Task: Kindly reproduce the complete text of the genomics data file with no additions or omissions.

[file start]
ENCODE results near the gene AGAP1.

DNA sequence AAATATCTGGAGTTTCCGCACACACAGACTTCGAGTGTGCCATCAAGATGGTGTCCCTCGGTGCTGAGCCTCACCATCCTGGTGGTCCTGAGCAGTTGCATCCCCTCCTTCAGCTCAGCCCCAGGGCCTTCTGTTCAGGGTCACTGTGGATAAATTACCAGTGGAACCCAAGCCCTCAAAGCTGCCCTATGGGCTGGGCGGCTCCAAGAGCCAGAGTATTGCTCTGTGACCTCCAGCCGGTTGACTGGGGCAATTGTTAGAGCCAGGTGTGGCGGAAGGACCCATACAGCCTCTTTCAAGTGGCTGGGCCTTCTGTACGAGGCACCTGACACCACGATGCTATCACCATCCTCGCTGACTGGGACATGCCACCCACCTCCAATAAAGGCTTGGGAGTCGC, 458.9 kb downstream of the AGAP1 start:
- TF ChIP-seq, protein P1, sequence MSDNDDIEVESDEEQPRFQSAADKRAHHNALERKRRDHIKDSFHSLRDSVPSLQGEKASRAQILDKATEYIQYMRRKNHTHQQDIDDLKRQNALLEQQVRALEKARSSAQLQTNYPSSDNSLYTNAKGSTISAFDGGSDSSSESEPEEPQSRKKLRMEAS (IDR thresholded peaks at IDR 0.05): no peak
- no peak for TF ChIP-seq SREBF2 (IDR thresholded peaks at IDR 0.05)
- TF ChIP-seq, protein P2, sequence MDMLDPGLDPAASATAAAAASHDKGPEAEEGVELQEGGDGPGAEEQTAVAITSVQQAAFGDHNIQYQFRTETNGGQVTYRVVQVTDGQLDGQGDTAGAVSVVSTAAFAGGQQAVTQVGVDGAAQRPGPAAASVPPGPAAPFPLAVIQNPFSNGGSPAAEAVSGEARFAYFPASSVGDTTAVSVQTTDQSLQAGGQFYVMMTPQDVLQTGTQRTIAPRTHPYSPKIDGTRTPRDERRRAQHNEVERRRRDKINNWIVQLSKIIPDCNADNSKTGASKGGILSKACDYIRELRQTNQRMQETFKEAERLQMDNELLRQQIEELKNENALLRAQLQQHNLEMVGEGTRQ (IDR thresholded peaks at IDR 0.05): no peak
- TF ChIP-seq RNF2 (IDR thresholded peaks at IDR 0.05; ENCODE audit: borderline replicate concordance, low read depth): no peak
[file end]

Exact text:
ENCODE results near the gene AGAP1.

DNA sequence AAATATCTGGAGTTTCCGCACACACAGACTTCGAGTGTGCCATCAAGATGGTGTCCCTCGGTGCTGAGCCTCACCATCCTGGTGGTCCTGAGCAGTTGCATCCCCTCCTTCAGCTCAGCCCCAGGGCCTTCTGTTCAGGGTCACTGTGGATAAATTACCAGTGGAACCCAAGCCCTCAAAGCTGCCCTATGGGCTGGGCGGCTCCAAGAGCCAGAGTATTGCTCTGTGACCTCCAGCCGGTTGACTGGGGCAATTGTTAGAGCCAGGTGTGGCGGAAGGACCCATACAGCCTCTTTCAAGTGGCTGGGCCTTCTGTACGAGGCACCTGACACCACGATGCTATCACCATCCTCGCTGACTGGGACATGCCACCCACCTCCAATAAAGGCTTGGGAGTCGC, 458.9 kb downstream of the AGAP1 start:
- TF ChIP-seq, protein P1, sequence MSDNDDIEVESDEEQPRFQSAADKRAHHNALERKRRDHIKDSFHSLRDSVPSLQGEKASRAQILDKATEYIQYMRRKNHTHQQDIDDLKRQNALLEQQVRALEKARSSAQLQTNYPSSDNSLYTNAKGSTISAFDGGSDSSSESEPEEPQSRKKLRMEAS (IDR thresholded peaks at IDR 0.05): no peak
- no peak for TF ChIP-seq SREBF2 (IDR thresholded peaks at IDR 0.05)
- TF ChIP-seq, protein P2, sequence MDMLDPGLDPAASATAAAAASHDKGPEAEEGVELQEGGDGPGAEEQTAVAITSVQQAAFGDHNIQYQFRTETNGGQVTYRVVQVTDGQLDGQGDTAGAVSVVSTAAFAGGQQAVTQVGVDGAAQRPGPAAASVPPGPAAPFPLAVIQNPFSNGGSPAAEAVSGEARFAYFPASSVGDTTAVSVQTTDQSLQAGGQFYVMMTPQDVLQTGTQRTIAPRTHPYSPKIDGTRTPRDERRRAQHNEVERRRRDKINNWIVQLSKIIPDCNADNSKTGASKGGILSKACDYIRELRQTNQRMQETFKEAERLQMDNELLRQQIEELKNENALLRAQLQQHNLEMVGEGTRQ (IDR thresholded peaks at IDR 0.05): no peak
- TF ChIP-seq RNF2 (IDR thresholded peaks at IDR 0.05; ENCODE audit: borderline replicate concordance, low read depth): no peak